Bunion- what’s this?
As I’ve said in my previous post I have a bunion in my left foot. I don’t even remember how I ever got this. Every time I am wearing stiletto shoes (when I was still working) my feet will sore and it’s really painful. Then I noticed that the big toe in my left foot leans toward the second toe, rather than pointing straight ahead.
But what really causes bunion? I found an answer in footphysicians.com
Bunions are most often caused by an inherited faulty mechanical structure of the foot. It is not the bunion itself that is inherited, but certain foot types that make a person prone to developing a bunion.
Although wearing shoes that crowd the toes won’t actually cause bunions in the first place, it sometimes makes the deformity get progressively worse. That means you may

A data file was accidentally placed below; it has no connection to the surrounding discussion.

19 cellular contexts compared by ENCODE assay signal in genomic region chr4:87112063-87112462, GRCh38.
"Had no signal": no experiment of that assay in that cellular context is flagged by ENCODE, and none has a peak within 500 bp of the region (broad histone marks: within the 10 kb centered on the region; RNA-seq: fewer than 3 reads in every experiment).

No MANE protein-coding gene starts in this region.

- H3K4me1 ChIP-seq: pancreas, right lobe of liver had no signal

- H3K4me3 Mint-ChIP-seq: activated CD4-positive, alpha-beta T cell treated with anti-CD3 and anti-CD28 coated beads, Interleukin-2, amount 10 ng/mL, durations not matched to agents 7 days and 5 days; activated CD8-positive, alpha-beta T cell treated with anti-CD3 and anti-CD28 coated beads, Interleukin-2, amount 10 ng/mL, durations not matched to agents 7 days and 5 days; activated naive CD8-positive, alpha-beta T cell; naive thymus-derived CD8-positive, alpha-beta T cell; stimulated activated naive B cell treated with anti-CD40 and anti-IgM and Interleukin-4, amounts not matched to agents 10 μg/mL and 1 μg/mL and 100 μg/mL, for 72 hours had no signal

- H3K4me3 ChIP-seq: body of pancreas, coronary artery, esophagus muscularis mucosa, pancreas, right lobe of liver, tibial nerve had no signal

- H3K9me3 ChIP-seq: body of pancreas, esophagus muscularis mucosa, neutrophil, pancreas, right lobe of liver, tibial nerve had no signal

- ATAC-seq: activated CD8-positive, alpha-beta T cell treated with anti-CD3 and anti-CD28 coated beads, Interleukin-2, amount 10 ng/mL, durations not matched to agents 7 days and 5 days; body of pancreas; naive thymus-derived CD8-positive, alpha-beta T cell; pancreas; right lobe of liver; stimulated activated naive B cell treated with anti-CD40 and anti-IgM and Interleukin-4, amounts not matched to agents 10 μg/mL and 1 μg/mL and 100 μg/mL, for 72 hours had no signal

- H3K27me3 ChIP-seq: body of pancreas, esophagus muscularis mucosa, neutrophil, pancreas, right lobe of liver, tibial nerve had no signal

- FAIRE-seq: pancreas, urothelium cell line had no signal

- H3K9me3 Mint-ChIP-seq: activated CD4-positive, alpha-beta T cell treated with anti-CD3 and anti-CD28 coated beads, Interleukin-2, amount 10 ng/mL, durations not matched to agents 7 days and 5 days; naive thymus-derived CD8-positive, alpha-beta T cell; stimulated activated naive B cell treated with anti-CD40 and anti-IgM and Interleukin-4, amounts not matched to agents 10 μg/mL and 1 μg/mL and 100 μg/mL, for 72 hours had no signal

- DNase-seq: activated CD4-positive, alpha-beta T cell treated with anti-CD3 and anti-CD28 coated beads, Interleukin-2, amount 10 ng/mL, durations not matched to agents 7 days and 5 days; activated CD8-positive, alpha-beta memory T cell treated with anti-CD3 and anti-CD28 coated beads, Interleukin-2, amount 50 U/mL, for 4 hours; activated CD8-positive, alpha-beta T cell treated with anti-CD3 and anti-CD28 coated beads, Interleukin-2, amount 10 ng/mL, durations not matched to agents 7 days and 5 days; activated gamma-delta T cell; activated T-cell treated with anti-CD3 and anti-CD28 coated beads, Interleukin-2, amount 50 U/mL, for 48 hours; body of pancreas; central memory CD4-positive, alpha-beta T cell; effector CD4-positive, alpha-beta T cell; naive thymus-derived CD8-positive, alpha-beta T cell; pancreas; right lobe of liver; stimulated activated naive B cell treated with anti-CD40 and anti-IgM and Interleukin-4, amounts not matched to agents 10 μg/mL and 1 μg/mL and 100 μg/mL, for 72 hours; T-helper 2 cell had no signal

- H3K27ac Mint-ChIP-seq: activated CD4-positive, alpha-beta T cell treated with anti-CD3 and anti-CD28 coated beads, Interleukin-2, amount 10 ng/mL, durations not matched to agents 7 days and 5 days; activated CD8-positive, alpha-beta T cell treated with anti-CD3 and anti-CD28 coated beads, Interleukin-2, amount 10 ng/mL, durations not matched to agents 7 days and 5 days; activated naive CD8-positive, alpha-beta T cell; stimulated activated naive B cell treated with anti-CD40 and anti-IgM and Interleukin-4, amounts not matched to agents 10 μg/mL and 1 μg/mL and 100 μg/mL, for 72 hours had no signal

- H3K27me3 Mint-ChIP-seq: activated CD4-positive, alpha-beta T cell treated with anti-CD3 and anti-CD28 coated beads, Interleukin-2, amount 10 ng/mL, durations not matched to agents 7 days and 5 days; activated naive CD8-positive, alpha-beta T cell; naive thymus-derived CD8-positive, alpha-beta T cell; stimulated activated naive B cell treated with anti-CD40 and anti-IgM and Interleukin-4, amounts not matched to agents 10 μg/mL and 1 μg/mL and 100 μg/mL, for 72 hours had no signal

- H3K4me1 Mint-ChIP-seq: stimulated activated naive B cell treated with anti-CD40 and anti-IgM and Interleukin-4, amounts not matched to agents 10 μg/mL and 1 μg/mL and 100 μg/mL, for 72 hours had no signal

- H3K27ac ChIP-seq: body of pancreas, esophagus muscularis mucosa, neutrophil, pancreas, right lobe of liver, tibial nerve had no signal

experience symptoms sooner.
I’m glad to know that there are treatments available, here are some that I’ve found:
Padding. Pads placed over the area of the bunion can help minimize pain. You can get bunion pads from your foot and ankle surgeon or purchase them at a drug store. Medications. Non steroidal anti-inflammatory drugs (NSAIDs), such as ibuprofen, may help to relieve pain.
Injection therapy. Although rarely used in bunion treatment, injections of corticosteroids may be useful in treating the inflamed bursa (fluid-filled sac located in a joint) sometimes seen with bunions.
- Changes in shoewear. Wearing the right kind of shoes is very important. Choose shoes that have a wide toe box and forgo those with pointed toes or high heels which may aggravate the condition.
- Activity modifications. Avoid activity that causes bunion pain, including standing for long periods of time.
- Icing. Applying an ice pack several times a day helps reduce inflammation and pain.
- Orthopedic devices. In some cases, custom orthopedic devices may be provided by the foot and ankle surgeon.
What ever happens in life we should always remember to live life to the fullest!